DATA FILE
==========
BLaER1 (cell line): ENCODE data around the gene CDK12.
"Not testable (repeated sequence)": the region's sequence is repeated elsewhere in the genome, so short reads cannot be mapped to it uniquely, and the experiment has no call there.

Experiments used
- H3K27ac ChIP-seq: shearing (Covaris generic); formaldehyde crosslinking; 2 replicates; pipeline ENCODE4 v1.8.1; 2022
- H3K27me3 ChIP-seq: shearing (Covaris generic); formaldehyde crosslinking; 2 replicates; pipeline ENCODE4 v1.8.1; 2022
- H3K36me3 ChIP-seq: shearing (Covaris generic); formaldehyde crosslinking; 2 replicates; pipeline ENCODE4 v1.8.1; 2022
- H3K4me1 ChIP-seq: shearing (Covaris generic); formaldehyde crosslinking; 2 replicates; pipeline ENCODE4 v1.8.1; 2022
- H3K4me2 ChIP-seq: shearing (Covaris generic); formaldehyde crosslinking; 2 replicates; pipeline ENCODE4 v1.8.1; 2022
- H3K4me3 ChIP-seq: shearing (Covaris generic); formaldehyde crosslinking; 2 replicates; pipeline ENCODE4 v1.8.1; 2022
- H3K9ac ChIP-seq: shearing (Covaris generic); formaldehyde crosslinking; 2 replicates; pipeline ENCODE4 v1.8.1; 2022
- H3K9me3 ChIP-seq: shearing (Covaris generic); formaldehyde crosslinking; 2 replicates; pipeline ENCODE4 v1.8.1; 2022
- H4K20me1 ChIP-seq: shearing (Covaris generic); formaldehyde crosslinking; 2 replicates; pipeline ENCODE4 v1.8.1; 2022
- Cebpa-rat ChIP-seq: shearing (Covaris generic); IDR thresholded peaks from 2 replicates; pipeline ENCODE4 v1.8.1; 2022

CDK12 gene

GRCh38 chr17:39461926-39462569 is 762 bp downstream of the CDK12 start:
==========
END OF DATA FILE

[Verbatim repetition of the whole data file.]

BLaER1 (cell line): ENCODE data around the gene CDK12.
"Not testable (repeated sequence)": the region's sequence is repeated elsewhere in the genome, so short reads cannot be mapped to it uniquely, and the experiment has no call there.

Experiments used
- H3K27ac ChIP-seq: shearing (Covaris generic); formaldehyde crosslinking; 2 replicates; pipeline ENCODE4 v1.8.1; 2022
- H3K27me3 ChIP-seq: shearing (Covaris generic); formaldehyde crosslinking; 2 replicates; pipeline ENCODE4 v1.8.1; 2022
- H3K36me3 ChIP-seq: shearing (Covaris generic); formaldehyde crosslinking; 2 replicates; pipeline ENCODE4 v1.8.1; 2022
- H3K4me1 ChIP-seq: shearing (Covaris generic); formaldehyde crosslinking; 2 replicates; pipeline ENCODE4 v1.8.1; 2022
- H3K4me2 ChIP-seq: shearing (Covaris generic); formaldehyde crosslinking; 2 replicates; pipeline ENCODE4 v1.8.1; 2022
- H3K4me3 ChIP-seq: shearing (Covaris generic); formaldehyde crosslinking; 2 replicates; pipeline ENCODE4 v1.8.1; 2022
- H3K9ac ChIP-seq: shearing (Covaris generic); formaldehyde crosslinking; 2 replicates; pipeline ENCODE4 v1.8.1; 2022
- H3K9me3 ChIP-seq: shearing (Covaris generic); formaldehyde crosslinking; 2 replicates; pipeline ENCODE4 v1.8.1; 2022
- H4K20me1 ChIP-seq: shearing (Covaris generic); formaldehyde crosslinking; 2 replicates; pipeline ENCODE4 v1.8.1; 2022
- Cebpa-rat ChIP-seq: shearing (Covaris generic); IDR thresholded peaks from 2 replicates; pipeline ENCODE4 v1.8.1; 2022

CDK12 gene

GRCh38 chr17:39461926-39462569 is 762 bp downstream of the CDK12 start: